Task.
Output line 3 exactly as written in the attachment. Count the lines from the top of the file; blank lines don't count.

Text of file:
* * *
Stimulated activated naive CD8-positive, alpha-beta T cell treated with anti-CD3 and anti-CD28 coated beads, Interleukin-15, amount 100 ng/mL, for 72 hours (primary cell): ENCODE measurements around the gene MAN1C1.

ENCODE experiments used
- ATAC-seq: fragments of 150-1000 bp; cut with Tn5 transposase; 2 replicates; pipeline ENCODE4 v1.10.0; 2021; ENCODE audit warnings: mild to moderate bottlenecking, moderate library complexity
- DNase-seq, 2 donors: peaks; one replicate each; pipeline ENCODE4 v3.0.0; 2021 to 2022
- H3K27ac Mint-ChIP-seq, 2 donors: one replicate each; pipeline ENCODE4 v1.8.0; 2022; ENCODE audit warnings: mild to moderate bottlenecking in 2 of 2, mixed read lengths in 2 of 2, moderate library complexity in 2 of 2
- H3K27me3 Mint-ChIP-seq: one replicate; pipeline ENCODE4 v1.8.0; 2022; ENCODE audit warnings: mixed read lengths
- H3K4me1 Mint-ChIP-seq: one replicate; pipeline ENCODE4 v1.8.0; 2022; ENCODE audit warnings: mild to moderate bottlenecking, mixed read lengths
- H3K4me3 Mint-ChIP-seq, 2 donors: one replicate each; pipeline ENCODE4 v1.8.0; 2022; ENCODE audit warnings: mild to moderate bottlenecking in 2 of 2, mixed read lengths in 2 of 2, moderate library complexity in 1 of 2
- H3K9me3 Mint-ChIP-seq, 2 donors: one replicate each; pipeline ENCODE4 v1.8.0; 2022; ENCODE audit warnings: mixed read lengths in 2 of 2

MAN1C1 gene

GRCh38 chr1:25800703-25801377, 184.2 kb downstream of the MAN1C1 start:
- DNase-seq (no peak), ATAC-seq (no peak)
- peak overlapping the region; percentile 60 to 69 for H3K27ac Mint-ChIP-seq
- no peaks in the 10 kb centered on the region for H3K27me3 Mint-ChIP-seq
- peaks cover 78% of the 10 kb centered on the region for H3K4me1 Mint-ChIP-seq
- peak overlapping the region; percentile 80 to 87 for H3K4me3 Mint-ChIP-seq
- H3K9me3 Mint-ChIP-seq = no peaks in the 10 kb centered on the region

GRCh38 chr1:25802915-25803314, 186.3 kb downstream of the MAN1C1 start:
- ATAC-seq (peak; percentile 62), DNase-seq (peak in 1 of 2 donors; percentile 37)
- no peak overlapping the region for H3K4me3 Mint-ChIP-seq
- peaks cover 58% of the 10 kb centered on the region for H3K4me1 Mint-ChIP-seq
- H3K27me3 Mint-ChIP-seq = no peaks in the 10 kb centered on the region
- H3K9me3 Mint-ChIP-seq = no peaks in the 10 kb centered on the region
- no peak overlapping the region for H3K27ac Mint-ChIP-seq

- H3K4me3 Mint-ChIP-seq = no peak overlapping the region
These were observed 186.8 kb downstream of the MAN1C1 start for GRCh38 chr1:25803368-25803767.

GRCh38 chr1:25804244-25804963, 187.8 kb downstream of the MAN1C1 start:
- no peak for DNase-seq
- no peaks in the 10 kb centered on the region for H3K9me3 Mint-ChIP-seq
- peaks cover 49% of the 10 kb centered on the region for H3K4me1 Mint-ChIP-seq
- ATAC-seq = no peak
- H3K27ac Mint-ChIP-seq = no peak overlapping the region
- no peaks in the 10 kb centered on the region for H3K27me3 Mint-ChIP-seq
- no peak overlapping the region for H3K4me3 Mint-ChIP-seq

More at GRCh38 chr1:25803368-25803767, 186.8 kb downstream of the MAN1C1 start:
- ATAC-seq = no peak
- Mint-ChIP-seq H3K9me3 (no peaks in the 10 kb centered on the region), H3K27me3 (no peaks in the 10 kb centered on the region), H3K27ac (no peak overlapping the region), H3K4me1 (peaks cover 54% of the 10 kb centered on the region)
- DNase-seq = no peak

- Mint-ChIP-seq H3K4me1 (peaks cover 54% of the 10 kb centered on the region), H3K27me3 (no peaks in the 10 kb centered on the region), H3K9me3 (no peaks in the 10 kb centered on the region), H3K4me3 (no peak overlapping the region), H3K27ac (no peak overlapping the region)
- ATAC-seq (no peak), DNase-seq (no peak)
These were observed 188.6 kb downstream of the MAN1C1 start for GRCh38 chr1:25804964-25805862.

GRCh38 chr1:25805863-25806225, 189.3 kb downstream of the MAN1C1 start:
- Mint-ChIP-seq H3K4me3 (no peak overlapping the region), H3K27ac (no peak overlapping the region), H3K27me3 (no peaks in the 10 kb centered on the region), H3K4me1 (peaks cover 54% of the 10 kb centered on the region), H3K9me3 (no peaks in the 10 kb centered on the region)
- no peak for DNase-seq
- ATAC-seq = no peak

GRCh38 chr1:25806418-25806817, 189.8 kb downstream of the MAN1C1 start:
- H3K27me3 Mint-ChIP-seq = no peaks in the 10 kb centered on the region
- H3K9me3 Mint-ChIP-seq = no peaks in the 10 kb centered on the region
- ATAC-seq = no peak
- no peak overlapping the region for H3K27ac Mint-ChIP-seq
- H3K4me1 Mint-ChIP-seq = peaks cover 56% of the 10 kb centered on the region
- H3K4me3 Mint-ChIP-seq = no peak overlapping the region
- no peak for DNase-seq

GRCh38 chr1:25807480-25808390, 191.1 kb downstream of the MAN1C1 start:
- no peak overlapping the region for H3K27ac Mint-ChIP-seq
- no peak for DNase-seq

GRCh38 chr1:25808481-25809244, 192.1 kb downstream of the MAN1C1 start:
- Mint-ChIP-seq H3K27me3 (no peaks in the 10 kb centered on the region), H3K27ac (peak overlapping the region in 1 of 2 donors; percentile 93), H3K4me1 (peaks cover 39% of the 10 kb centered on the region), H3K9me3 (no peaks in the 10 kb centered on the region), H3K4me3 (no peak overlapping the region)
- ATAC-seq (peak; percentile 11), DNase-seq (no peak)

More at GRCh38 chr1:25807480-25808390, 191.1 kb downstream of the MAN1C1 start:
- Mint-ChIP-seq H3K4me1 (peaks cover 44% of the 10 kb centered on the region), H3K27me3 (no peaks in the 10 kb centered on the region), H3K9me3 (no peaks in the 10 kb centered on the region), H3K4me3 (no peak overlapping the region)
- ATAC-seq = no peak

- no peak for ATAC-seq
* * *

- ATAC-seq: fragments of 150-1000 bp; cut with Tn5 transposase; 2 replicates; pipeline ENCODE4 v1.10.0; 2021; ENCODE audit warnings: mild to moderate bottlenecking, moderate library complexity